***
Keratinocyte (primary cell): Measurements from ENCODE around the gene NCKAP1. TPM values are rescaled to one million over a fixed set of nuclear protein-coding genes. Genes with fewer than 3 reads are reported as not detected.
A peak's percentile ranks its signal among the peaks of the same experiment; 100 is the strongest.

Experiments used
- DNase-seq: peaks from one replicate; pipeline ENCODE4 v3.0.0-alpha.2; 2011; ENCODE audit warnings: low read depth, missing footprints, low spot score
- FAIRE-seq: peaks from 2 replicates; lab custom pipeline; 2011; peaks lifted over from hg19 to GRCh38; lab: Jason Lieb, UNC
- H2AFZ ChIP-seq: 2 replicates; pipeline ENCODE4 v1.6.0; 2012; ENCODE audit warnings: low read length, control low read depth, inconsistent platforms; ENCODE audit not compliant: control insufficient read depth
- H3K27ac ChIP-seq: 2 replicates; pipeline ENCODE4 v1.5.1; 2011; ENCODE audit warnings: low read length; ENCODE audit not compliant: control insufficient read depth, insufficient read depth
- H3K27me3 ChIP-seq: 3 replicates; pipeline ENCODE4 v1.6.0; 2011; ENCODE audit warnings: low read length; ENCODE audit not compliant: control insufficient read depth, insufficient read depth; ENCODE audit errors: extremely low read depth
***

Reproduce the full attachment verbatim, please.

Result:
Keratinocyte (primary cell): Measurements from ENCODE around the gene NCKAP1. TPM values are rescaled to one million over a fixed set of nuclear protein-coding genes. Genes with fewer than 3 reads are reported as not detected.
A peak's percentile ranks its signal among the peaks of the same experiment; 100 is the strongest.

Experiments used
- DNase-seq: peaks from one replicate; pipeline ENCODE4 v3.0.0-alpha.2; 2011; ENCODE audit warnings: low read depth, missing footprints, low spot score
- FAIRE-seq: peaks from 2 replicates; lab custom pipeline; 2011; peaks lifted over from hg19 to GRCh38; lab: Jason Lieb, UNC
- H2AFZ ChIP-seq: 2 replicates; pipeline ENCODE4 v1.6.0; 2012; ENCODE audit warnings: low read length, control low read depth, inconsistent platforms; ENCODE audit not compliant: control insufficient read depth
- H3K27ac ChIP-seq: 2 replicates; pipeline ENCODE4 v1.5.1; 2011; ENCODE audit warnings: low read length; ENCODE audit not compliant: control insufficient read depth, insufficient read depth
- H3K27me3 ChIP-seq: 3 replicates; pipeline ENCODE4 v1.6.0; 2011; ENCODE audit warnings: low read length; ENCODE audit not compliant: control insufficient read depth, insufficient read depth; ENCODE audit errors: extremely low read depth